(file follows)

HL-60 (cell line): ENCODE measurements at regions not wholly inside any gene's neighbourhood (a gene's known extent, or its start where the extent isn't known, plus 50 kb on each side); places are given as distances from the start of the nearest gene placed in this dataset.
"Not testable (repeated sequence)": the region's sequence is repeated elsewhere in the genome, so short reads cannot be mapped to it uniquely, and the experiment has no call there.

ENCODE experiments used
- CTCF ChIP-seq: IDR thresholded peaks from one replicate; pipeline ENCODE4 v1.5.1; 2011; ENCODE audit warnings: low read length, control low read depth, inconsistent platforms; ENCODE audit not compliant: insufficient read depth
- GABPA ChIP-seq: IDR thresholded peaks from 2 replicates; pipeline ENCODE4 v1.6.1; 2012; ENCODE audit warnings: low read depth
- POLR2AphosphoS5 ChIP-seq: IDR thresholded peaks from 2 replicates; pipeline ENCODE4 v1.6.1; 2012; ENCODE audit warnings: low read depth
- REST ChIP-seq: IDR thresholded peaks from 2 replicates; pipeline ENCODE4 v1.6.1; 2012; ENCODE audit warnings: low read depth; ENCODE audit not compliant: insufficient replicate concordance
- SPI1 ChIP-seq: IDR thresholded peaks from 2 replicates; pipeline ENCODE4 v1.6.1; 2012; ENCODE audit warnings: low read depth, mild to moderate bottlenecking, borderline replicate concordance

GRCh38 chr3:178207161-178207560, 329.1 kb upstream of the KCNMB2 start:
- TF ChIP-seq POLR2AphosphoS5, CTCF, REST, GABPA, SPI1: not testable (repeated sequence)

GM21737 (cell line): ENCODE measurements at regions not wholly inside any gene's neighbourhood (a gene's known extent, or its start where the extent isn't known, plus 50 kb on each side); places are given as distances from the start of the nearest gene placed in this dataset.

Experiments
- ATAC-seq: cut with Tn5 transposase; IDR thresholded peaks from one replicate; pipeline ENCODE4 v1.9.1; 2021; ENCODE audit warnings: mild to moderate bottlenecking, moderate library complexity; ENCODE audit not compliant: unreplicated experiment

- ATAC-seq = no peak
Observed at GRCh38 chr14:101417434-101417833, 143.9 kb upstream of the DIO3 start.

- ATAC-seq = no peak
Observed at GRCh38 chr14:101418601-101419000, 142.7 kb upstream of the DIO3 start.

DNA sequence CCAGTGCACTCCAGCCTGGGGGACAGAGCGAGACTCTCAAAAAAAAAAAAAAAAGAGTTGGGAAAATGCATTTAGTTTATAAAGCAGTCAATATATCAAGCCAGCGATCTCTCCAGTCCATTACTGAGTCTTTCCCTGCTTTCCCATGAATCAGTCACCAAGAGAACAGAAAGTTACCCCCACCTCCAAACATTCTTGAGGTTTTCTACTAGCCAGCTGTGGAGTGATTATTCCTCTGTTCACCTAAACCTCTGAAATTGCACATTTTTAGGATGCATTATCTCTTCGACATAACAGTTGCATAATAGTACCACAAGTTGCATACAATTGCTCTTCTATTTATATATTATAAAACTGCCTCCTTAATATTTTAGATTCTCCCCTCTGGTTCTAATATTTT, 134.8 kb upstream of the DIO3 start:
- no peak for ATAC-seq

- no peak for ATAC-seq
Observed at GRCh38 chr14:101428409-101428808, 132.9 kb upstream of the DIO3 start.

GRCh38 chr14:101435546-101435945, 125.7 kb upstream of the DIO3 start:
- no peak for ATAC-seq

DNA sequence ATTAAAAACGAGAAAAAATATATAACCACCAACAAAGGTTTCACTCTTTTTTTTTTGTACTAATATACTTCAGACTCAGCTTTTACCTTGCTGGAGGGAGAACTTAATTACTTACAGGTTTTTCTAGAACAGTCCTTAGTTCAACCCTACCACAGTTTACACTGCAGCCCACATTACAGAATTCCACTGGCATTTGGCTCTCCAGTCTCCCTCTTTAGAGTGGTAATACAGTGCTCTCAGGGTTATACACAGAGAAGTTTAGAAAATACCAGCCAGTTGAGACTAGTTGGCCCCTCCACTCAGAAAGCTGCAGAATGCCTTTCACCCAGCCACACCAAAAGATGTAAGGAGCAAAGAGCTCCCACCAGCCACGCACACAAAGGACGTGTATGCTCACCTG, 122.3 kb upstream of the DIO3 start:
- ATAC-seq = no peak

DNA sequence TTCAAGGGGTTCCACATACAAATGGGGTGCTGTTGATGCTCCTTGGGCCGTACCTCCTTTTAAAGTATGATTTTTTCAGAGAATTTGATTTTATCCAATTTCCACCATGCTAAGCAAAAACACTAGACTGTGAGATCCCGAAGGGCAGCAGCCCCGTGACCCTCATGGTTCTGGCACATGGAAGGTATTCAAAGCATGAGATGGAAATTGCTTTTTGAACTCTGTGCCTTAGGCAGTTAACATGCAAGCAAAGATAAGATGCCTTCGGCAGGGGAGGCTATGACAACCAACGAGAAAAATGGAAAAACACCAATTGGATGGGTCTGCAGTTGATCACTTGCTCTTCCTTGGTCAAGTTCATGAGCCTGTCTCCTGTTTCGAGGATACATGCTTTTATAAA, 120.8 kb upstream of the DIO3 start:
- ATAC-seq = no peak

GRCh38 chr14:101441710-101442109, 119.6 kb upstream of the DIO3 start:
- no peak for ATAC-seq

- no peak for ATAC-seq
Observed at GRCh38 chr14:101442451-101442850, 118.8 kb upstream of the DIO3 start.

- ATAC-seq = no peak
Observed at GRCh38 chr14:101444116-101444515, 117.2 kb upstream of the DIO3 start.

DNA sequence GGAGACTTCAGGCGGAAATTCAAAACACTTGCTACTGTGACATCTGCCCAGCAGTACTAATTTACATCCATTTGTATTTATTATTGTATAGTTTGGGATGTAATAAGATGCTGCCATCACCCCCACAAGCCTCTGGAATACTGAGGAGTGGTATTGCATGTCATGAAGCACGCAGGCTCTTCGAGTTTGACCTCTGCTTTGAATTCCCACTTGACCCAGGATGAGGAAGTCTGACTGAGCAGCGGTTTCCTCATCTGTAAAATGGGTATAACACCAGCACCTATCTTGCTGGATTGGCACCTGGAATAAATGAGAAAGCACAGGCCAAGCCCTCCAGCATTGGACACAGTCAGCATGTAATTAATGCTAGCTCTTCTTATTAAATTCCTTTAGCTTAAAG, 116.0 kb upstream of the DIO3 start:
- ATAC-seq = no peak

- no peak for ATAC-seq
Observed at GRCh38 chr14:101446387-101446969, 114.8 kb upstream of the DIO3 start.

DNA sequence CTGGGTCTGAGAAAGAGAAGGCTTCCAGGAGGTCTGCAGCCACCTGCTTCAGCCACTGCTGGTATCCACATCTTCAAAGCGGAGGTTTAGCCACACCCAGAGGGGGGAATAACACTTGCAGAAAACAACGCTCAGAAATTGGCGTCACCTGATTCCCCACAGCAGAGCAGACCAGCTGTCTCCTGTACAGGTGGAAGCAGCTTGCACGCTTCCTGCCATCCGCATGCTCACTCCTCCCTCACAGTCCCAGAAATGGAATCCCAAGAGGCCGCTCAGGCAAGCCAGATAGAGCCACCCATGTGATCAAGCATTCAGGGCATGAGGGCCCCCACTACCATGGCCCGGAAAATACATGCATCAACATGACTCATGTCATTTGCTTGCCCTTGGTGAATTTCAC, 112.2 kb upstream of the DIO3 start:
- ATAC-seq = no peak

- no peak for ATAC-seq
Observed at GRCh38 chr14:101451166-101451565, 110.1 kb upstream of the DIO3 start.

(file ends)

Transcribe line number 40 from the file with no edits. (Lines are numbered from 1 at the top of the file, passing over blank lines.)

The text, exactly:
- no peak for ATAC-seq